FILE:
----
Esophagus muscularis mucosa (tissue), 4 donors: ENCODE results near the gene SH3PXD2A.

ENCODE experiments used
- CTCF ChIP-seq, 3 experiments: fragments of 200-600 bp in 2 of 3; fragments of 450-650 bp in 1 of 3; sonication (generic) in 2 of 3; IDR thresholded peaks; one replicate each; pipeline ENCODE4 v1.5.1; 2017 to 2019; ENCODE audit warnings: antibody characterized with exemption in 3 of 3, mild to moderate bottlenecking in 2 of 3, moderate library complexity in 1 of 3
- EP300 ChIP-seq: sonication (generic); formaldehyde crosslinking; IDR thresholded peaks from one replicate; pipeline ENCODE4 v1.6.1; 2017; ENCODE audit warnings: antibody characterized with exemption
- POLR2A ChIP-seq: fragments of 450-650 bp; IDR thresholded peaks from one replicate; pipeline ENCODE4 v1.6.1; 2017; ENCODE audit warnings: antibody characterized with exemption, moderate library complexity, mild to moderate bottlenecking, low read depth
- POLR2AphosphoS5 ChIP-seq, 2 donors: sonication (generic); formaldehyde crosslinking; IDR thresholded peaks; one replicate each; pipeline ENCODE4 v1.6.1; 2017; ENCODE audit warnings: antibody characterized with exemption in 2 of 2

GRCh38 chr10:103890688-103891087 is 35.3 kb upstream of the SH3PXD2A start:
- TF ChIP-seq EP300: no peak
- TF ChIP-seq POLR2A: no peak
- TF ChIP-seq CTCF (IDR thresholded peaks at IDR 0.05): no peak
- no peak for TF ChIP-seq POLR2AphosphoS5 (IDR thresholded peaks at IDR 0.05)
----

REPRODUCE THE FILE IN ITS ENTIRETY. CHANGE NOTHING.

Esophagus muscularis mucosa (tissue), 4 donors: ENCODE results near the gene SH3PXD2A.

ENCODE experiments used
- CTCF ChIP-seq, 3 experiments: fragments of 200-600 bp in 2 of 3; fragments of 450-650 bp in 1 of 3; sonication (generic) in 2 of 3; IDR thresholded peaks; one replicate each; pipeline ENCODE4 v1.5.1; 2017 to 2019; ENCODE audit warnings: antibody characterized with exemption in 3 of 3, mild to moderate bottlenecking in 2 of 3, moderate library complexity in 1 of 3
- EP300 ChIP-seq: sonication (generic); formaldehyde crosslinking; IDR thresholded peaks from one replicate; pipeline ENCODE4 v1.6.1; 2017; ENCODE audit warnings: antibody characterized with exemption
- POLR2A ChIP-seq: fragments of 450-650 bp; IDR thresholded peaks from one replicate; pipeline ENCODE4 v1.6.1; 2017; ENCODE audit warnings: antibody characterized with exemption, moderate library complexity, mild to moderate bottlenecking, low read depth
- POLR2AphosphoS5 ChIP-seq, 2 donors: sonication (generic); formaldehyde crosslinking; IDR thresholded peaks; one replicate each; pipeline ENCODE4 v1.6.1; 2017; ENCODE audit warnings: antibody characterized with exemption in 2 of 2

GRCh38 chr10:103890688-103891087 is 35.3 kb upstream of the SH3PXD2A start:
- TF ChIP-seq EP300: no peak
- TF ChIP-seq POLR2A: no peak
- TF ChIP-seq CTCF (IDR thresholded peaks at IDR 0.05): no peak
- no peak for TF ChIP-seq POLR2AphosphoS5 (IDR thresholded peaks at IDR 0.05)